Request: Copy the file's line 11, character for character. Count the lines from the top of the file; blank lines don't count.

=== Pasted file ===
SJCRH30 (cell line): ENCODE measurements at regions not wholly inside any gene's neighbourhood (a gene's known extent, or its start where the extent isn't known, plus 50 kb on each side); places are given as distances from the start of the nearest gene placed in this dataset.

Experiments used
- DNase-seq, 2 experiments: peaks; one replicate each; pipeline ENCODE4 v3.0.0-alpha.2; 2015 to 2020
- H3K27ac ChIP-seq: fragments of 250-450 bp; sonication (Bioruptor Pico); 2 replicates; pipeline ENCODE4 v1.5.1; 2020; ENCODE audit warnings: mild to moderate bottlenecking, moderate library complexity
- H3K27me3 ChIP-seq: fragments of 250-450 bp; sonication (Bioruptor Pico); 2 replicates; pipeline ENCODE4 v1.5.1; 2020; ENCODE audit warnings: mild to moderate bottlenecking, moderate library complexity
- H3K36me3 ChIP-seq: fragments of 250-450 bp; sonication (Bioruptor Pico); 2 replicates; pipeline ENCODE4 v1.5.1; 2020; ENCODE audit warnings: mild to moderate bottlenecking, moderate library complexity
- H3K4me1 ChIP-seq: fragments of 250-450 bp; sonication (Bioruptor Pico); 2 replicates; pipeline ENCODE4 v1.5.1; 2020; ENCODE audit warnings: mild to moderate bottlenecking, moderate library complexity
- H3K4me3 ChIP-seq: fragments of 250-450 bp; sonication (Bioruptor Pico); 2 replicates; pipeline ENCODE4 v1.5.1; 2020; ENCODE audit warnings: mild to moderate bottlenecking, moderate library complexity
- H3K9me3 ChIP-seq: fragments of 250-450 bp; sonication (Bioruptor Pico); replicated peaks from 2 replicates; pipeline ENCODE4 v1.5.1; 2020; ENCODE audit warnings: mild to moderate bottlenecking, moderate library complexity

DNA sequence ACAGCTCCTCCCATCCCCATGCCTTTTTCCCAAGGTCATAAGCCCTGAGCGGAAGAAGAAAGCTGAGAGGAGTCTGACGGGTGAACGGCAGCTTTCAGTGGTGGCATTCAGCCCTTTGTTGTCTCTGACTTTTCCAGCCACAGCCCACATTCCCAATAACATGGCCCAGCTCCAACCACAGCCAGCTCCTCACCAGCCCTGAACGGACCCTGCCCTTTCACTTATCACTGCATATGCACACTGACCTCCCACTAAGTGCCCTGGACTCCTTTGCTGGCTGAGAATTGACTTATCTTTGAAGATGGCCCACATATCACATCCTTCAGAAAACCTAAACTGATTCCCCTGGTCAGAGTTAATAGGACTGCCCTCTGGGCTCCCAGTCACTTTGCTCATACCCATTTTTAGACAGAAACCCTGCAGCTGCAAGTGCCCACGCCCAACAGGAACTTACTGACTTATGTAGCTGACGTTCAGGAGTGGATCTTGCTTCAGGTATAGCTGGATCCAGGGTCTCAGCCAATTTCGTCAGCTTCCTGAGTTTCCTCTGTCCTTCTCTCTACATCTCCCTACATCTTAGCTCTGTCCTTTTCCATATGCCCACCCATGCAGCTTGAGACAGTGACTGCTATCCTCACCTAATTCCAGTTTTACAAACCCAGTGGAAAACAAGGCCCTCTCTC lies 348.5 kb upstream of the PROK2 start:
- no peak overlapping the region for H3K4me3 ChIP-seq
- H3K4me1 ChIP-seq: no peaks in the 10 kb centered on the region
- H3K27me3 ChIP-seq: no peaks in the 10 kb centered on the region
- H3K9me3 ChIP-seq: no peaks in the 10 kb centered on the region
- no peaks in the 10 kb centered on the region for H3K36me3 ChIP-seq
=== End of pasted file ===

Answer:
- no peak overlapping the region for H3K4me3 ChIP-seq